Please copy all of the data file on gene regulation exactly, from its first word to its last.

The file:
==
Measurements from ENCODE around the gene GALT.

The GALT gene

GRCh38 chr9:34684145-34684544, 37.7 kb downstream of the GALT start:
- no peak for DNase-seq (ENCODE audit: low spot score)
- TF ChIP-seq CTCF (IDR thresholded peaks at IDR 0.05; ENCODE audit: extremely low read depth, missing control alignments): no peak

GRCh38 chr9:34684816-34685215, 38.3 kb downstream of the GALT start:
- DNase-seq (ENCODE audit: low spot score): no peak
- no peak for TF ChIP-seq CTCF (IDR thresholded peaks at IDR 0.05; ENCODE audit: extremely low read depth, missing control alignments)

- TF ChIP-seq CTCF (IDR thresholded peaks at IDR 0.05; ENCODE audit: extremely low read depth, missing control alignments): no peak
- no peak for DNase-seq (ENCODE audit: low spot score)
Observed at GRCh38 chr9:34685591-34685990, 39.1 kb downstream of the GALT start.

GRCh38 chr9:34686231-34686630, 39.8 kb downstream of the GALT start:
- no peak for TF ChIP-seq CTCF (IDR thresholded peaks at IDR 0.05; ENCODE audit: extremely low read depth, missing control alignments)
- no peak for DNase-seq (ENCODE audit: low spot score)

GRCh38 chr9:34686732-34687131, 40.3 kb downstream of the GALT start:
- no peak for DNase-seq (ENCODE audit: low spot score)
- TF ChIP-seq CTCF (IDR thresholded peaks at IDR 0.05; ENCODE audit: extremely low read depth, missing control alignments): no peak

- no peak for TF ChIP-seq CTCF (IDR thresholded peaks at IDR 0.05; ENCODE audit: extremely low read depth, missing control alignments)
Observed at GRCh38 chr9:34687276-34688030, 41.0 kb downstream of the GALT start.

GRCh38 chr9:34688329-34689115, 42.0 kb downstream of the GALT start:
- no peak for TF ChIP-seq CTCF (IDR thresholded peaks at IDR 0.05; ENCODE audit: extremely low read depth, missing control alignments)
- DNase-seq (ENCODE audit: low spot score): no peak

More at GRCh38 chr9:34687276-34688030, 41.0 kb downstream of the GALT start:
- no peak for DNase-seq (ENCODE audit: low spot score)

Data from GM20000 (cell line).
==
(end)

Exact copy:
Measurements from ENCODE around the gene GALT.

The GALT gene

GRCh38 chr9:34684145-34684544, 37.7 kb downstream of the GALT start:
- no peak for DNase-seq (ENCODE audit: low spot score)
- TF ChIP-seq CTCF (IDR thresholded peaks at IDR 0.05; ENCODE audit: extremely low read depth, missing control alignments): no peak

GRCh38 chr9:34684816-34685215, 38.3 kb downstream of the GALT start:
- DNase-seq (ENCODE audit: low spot score): no peak
- no peak for TF ChIP-seq CTCF (IDR thresholded peaks at IDR 0.05; ENCODE audit: extremely low read depth, missing control alignments)

- TF ChIP-seq CTCF (IDR thresholded peaks at IDR 0.05; ENCODE audit: extremely low read depth, missing control alignments): no peak
- no peak for DNase-seq (ENCODE audit: low spot score)
Observed at GRCh38 chr9:34685591-34685990, 39.1 kb downstream of the GALT start.

GRCh38 chr9:34686231-34686630, 39.8 kb downstream of the GALT start:
- no peak for TF ChIP-seq CTCF (IDR thresholded peaks at IDR 0.05; ENCODE audit: extremely low read depth, missing control alignments)
- no peak for DNase-seq (ENCODE audit: low spot score)

GRCh38 chr9:34686732-34687131, 40.3 kb downstream of the GALT start:
- no peak for DNase-seq (ENCODE audit: low spot score)
- TF ChIP-seq CTCF (IDR thresholded peaks at IDR 0.05; ENCODE audit: extremely low read depth, missing control alignments): no peak

- no peak for TF ChIP-seq CTCF (IDR thresholded peaks at IDR 0.05; ENCODE audit: extremely low read depth, missing control alignments)
Observed at GRCh38 chr9:34687276-34688030, 41.0 kb downstream of the GALT start.

GRCh38 chr9:34688329-34689115, 42.0 kb downstream of the GALT start:
- no peak for TF ChIP-seq CTCF (IDR thresholded peaks at IDR 0.05; ENCODE audit: extremely low read depth, missing control alignments)
- DNase-seq (ENCODE audit: low spot score): no peak

More at GRCh38 chr9:34687276-34688030, 41.0 kb downstream of the GALT start:
- no peak for DNase-seq (ENCODE audit: low spot score)

Data from GM20000 (cell line).